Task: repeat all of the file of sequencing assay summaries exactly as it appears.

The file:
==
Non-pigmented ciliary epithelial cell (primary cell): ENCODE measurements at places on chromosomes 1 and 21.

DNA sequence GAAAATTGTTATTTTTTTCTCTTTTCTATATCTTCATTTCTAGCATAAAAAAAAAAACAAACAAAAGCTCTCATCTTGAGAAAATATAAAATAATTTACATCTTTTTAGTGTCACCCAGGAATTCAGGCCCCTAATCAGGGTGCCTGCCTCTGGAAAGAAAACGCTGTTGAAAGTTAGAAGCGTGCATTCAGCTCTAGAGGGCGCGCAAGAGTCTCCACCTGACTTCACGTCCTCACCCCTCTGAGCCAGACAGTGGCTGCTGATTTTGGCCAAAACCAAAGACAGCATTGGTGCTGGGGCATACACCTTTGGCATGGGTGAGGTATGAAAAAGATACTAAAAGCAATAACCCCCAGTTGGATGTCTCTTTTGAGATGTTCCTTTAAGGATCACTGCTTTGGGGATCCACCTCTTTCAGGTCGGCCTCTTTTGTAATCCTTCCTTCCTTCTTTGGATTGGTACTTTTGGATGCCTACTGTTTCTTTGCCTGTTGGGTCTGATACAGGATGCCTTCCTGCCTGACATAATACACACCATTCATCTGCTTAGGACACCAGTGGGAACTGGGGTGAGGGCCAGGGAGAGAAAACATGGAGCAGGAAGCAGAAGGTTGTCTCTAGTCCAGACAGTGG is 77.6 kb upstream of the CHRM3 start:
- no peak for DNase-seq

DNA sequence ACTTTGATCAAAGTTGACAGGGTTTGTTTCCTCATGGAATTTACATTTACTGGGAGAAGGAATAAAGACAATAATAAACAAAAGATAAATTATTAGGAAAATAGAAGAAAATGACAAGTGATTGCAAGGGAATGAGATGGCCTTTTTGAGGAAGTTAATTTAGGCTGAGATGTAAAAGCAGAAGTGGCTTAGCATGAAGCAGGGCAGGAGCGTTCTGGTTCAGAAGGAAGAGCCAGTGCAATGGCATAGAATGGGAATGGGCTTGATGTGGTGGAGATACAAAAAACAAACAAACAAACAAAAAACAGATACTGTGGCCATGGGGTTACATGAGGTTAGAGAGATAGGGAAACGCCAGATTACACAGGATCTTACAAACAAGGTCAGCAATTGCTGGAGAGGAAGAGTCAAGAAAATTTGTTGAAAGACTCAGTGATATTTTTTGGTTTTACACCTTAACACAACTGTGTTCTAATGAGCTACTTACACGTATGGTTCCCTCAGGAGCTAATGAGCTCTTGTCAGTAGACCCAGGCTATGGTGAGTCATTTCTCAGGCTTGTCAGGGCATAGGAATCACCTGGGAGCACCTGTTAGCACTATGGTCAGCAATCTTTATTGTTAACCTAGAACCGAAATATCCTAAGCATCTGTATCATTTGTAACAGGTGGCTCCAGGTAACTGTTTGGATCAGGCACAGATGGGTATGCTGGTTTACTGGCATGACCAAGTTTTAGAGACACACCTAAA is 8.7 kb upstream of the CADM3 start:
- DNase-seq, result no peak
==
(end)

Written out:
Non-pigmented ciliary epithelial cell (primary cell): ENCODE measurements at places on chromosomes 1 and 21.

DNA sequence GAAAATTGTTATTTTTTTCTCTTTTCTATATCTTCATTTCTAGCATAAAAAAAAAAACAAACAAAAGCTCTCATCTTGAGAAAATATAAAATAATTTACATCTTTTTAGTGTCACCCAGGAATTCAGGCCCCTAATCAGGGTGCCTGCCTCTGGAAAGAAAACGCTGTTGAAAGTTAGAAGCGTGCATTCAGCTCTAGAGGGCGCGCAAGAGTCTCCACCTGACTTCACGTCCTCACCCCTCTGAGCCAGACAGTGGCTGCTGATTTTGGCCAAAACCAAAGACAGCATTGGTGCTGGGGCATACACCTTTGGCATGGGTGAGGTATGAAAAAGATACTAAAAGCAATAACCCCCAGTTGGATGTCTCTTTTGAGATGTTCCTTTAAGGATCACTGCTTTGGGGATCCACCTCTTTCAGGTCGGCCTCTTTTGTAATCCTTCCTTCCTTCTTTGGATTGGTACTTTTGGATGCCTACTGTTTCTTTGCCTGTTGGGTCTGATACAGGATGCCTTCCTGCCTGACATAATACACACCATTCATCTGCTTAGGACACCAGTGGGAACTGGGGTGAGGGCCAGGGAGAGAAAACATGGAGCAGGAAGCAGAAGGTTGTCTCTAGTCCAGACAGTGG is 77.6 kb upstream of the CHRM3 start:
- no peak for DNase-seq

DNA sequence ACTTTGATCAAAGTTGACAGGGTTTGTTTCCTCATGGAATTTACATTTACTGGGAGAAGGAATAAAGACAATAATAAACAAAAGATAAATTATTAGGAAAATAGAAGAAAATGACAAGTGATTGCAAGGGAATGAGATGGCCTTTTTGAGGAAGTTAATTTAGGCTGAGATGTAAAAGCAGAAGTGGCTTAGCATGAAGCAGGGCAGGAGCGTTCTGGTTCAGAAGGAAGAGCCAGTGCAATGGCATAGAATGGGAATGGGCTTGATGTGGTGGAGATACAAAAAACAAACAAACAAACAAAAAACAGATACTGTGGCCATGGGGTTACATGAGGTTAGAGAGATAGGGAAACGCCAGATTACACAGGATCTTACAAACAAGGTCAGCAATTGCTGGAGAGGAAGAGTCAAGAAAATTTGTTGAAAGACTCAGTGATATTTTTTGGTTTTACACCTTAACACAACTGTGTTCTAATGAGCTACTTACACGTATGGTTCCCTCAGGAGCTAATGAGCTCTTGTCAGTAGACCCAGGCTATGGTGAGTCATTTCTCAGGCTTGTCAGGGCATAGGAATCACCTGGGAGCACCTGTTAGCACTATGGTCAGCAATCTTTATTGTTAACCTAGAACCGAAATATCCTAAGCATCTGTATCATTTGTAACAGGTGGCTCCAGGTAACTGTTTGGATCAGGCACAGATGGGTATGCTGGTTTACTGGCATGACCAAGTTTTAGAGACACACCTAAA is 8.7 kb upstream of the CADM3 start:
- DNase-seq, result no peak